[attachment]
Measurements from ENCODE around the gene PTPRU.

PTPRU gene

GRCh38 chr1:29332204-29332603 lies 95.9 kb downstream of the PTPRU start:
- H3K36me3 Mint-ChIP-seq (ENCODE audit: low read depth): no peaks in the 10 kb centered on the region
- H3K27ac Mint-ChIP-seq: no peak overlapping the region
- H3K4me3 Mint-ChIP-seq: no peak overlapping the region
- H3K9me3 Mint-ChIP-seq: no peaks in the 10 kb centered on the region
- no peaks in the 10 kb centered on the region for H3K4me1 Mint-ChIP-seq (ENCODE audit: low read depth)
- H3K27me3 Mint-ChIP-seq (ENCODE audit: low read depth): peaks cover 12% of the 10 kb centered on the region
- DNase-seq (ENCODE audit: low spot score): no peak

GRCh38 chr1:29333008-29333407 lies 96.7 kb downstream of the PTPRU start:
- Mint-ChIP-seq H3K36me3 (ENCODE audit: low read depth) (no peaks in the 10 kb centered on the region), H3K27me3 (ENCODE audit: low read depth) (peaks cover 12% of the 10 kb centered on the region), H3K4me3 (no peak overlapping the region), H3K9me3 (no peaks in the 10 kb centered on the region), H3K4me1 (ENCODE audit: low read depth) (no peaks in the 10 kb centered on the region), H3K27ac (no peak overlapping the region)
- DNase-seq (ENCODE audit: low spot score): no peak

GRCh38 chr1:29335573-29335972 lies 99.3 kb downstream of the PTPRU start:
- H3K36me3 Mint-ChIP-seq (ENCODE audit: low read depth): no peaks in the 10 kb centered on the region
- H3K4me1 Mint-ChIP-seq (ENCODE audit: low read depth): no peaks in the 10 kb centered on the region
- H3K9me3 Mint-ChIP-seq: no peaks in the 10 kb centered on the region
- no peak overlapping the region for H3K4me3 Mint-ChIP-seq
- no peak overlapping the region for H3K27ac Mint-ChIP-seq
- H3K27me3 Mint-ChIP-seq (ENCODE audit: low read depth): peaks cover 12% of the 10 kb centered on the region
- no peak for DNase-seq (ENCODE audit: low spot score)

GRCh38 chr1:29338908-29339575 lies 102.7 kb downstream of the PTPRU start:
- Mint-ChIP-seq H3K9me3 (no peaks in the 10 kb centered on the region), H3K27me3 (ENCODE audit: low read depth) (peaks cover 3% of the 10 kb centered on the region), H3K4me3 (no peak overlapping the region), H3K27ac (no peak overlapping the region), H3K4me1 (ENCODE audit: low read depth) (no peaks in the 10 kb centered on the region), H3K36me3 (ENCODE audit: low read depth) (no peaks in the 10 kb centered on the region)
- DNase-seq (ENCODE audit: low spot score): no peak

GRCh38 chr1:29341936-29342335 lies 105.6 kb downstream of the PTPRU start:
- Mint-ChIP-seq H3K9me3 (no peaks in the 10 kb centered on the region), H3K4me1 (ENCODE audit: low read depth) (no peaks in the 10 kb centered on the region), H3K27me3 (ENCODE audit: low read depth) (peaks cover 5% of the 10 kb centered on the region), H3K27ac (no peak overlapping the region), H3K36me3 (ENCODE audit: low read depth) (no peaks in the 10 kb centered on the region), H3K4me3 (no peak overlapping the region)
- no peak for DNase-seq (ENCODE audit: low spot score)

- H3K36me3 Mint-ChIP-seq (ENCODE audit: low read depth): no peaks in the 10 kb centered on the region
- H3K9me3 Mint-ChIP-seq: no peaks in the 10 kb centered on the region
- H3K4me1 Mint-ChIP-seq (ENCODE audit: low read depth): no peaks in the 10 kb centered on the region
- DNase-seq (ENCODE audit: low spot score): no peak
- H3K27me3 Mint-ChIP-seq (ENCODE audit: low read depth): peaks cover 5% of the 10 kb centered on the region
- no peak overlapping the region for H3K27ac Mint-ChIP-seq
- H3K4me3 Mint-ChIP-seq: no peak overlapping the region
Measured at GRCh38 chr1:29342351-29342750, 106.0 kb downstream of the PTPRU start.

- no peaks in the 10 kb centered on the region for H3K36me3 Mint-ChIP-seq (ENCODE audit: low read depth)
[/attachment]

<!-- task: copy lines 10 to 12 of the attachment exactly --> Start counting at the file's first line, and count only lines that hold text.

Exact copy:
- DNase-seq (ENCODE audit: low spot score): no peak

GRCh38 chr1:29333008-29333407 lies 96.7 kb downstream of the PTPRU start:
- Mint-ChIP-seq H3K36me3 (ENCODE audit: low read depth) (no peaks in the 10 kb centered on the region), H3K27me3 (ENCODE audit: low read depth) (peaks cover 12% of the 10 kb centered on the region), H3K4me3 (no peak overlapping the region), H3K9me3 (no peaks in the 10 kb centered on the region), H3K4me1 (ENCODE audit: low read depth) (no peaks in the 10 kb centered on the region), H3K27ac (no peak overlapping the region)